The five mistakes it highlights, it gets right, but I’d add a few.
Applying the standards of proof for an academic publication to daily decision making.
I remember being struck by how quickly a few facts or anecdotes became conclusive. If you start picking those apart, though, you quickly discover why: if you wait for anything decisive, you will wait years. So you have to learn when the call for more analysis is actually helpful, as opposed to when it comes across simply as a delaying tactic.
Taking the first answer as the last answer.
Many people will respond to any suggestion with a knee-jerk “no” that sounds definitive, but is really a version of “I’m not used to that yet.”
Acceptance of new ideas isn’t automatic. It’s a process. That means building some of that time into your process, and accepting that some initial reactions may be discouraging.
Being the smartest person in the room.
When teaching, it’s easy to fall into the trap of being the smartest person in the room. But in administration, if you feel the need to prove yourself all the time, you’ll burn bridges and look ridiculous.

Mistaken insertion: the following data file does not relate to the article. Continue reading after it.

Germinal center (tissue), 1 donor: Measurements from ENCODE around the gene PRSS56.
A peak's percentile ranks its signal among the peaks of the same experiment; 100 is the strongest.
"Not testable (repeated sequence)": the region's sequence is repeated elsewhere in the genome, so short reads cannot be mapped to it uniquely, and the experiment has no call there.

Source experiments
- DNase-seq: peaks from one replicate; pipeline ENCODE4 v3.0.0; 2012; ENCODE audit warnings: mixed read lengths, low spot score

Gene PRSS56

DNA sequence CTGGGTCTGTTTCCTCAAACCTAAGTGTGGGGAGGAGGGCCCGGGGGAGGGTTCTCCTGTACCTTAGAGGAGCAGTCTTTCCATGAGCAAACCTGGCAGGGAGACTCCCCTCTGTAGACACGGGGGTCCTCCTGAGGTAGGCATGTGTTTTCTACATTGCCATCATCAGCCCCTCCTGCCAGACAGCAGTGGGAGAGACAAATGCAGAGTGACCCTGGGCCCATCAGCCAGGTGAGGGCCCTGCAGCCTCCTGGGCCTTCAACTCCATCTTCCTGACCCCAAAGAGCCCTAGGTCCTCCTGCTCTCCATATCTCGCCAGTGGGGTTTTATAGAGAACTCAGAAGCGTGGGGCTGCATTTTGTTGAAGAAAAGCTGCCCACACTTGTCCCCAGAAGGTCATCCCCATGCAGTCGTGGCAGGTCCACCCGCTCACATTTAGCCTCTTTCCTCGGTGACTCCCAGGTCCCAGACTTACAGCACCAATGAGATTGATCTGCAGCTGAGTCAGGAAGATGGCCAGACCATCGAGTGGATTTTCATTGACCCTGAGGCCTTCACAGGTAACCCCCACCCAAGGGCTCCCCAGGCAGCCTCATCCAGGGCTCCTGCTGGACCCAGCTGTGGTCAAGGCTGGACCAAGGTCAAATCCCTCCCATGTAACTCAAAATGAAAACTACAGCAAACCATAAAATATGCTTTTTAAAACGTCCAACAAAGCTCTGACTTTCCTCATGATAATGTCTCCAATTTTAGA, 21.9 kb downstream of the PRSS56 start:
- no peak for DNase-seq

The best administrators I’ve known make a point of surrounding themselves with very smart people, and listening to them. That can mean allowing someone lower on the food chain to win, simply by having the better argument. When you defer to the better argument — when you allow truth to trump rank — you create an environment in which all that intelligence becomes an asset. [emphases, Ryan] If the chief has to win every time, then the organization is limited to the vision of the chief.
Every college has quirky arrangements that make no sense on paper, but that work. Or they’re the least-bad compromises among warring factions. It can be tempting to regard those as low-hanging fruit, but be careful. Ask questions first, and listen for the pauses. The part of the sentence that tails off is often the most important. “We would have changed that, but, well, you know…”
Remembering Too Much
Finally, accept that you’ll make mistakes, and sometimes have best-available moves seen as mistakes. Learn from them, but don’t dwell on them. Forgive yourself the honest goofs, own them, and move on.